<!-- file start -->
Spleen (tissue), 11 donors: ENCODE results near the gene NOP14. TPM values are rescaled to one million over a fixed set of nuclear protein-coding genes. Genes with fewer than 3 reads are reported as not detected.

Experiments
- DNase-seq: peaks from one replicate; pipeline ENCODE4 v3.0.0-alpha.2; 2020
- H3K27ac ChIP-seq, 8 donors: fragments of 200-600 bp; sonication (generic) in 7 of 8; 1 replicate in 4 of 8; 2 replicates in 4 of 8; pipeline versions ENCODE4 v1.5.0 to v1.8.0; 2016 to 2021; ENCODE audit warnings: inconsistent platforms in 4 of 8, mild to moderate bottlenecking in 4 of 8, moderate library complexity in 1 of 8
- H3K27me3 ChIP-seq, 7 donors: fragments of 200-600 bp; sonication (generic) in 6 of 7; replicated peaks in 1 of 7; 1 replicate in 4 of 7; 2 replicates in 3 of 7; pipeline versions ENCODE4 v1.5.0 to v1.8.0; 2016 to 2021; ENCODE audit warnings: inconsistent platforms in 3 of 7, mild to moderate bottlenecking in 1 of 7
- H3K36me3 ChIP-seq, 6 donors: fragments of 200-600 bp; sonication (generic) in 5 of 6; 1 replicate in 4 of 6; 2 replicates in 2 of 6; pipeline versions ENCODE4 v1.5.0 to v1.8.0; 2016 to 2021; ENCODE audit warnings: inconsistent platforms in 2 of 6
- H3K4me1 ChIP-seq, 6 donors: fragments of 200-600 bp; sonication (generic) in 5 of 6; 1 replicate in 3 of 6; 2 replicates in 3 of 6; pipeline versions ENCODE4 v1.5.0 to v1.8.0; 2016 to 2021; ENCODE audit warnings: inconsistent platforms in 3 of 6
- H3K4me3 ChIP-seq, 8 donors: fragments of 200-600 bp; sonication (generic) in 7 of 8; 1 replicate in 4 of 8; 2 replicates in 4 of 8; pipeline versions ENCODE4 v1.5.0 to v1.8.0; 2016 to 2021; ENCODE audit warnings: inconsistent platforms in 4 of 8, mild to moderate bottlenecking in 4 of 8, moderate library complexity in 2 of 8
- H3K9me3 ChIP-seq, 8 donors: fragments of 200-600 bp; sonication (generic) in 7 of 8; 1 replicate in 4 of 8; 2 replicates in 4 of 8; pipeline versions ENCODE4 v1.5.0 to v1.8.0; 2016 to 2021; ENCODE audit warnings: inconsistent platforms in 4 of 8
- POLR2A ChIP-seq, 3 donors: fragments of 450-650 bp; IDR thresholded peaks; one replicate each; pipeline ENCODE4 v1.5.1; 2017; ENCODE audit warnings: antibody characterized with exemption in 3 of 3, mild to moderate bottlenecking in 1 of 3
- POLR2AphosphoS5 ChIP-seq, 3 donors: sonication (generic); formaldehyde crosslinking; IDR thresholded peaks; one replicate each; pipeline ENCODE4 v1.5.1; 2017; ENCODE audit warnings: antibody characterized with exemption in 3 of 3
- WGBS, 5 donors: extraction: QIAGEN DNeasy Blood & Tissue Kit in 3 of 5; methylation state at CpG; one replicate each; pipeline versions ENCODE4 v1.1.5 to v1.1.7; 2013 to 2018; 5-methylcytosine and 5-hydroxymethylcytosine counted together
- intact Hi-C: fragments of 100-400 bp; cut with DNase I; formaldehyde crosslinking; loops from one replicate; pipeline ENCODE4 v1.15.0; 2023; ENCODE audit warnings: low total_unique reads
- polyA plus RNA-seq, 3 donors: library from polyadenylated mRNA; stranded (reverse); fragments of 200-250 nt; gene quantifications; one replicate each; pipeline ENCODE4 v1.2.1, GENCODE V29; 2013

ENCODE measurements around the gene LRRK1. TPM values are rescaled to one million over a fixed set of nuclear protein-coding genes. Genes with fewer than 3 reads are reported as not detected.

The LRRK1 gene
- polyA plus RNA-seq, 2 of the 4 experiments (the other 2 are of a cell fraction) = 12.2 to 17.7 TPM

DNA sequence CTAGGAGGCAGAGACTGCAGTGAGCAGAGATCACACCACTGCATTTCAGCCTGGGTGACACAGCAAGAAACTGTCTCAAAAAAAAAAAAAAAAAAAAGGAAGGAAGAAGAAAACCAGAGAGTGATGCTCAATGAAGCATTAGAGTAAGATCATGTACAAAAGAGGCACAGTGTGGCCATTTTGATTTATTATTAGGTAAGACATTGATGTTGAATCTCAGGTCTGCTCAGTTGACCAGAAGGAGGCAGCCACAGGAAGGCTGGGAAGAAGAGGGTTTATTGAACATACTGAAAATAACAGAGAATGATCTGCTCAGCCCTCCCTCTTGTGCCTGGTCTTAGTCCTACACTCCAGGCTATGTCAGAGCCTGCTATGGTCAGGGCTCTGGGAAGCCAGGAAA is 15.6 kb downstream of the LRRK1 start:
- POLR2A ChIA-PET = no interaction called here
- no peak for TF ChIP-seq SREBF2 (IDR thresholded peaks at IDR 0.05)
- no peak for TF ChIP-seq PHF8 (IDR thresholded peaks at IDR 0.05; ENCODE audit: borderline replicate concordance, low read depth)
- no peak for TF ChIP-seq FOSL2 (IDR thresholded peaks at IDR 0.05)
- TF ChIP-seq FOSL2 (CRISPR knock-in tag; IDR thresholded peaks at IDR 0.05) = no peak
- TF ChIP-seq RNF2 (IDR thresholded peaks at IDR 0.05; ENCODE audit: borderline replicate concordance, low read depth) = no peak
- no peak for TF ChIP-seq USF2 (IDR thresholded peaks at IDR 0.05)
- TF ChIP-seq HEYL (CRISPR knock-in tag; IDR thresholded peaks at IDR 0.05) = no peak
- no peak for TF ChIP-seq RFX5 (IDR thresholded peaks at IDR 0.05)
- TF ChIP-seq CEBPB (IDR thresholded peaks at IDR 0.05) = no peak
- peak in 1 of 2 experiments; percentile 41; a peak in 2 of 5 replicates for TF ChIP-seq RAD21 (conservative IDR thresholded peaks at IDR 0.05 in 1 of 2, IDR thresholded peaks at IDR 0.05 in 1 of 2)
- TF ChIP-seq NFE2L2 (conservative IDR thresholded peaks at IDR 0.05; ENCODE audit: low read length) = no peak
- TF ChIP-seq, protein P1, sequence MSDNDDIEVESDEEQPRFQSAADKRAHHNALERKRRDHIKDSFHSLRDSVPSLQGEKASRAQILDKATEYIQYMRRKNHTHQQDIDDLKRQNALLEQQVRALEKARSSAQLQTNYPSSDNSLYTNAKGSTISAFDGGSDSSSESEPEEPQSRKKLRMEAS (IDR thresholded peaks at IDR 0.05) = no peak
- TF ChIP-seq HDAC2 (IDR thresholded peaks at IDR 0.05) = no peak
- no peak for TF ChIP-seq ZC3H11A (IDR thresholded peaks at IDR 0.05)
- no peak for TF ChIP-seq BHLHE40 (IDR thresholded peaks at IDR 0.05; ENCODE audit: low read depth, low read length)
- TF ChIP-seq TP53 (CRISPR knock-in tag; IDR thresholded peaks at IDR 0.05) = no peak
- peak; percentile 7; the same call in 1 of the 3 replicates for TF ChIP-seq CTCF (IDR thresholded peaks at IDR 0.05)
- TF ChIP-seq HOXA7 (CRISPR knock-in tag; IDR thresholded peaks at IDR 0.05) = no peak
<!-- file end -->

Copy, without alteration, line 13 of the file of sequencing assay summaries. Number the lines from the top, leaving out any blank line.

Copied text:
- intact Hi-C: fragments of 100-400 bp; cut with DNase I; formaldehyde crosslinking; loops from one replicate; pipeline ENCODE4 v1.15.0; 2023; ENCODE audit warnings: low total_unique reads